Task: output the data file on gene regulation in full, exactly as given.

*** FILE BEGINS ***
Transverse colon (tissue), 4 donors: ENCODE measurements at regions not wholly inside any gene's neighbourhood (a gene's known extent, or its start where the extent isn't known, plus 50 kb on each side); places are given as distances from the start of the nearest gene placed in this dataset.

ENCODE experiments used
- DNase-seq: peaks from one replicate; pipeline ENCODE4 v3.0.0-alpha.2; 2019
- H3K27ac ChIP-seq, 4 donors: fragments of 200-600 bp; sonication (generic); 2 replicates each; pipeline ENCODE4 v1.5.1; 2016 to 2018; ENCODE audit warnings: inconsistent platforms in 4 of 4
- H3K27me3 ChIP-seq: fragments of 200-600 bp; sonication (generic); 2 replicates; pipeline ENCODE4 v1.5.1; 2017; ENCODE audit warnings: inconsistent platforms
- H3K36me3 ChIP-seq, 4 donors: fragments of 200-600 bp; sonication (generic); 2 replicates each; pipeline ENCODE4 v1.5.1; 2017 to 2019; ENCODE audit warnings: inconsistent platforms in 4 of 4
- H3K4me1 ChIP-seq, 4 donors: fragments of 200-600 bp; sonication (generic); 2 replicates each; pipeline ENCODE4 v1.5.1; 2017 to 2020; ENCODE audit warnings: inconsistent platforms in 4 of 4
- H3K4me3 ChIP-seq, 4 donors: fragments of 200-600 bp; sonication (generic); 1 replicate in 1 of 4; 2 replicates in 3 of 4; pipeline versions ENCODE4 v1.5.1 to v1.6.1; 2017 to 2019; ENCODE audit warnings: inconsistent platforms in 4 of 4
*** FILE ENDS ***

Transverse colon (tissue), 4 donors: ENCODE measurements at regions not wholly inside any gene's neighbourhood (a gene's known extent, or its start where the extent isn't known, plus 50 kb on each side); places are given as distances from the start of the nearest gene placed in this dataset.

ENCODE experiments used
- DNase-seq: peaks from one replicate; pipeline ENCODE4 v3.0.0-alpha.2; 2019
- H3K27ac ChIP-seq, 4 donors: fragments of 200-600 bp; sonication (generic); 2 replicates each; pipeline ENCODE4 v1.5.1; 2016 to 2018; ENCODE audit warnings: inconsistent platforms in 4 of 4
- H3K27me3 ChIP-seq: fragments of 200-600 bp; sonication (generic); 2 replicates; pipeline ENCODE4 v1.5.1; 2017; ENCODE audit warnings: inconsistent platforms
- H3K36me3 ChIP-seq, 4 donors: fragments of 200-600 bp; sonication (generic); 2 replicates each; pipeline ENCODE4 v1.5.1; 2017 to 2019; ENCODE audit warnings: inconsistent platforms in 4 of 4
- H3K4me1 ChIP-seq, 4 donors: fragments of 200-600 bp; sonication (generic); 2 replicates each; pipeline ENCODE4 v1.5.1; 2017 to 2020; ENCODE audit warnings: inconsistent platforms in 4 of 4
- H3K4me3 ChIP-seq, 4 donors: fragments of 200-600 bp; sonication (generic); 1 replicate in 1 of 4; 2 replicates in 3 of 4; pipeline versions ENCODE4 v1.5.1 to v1.6.1; 2017 to 2019; ENCODE audit warnings: inconsistent platforms in 4 of 4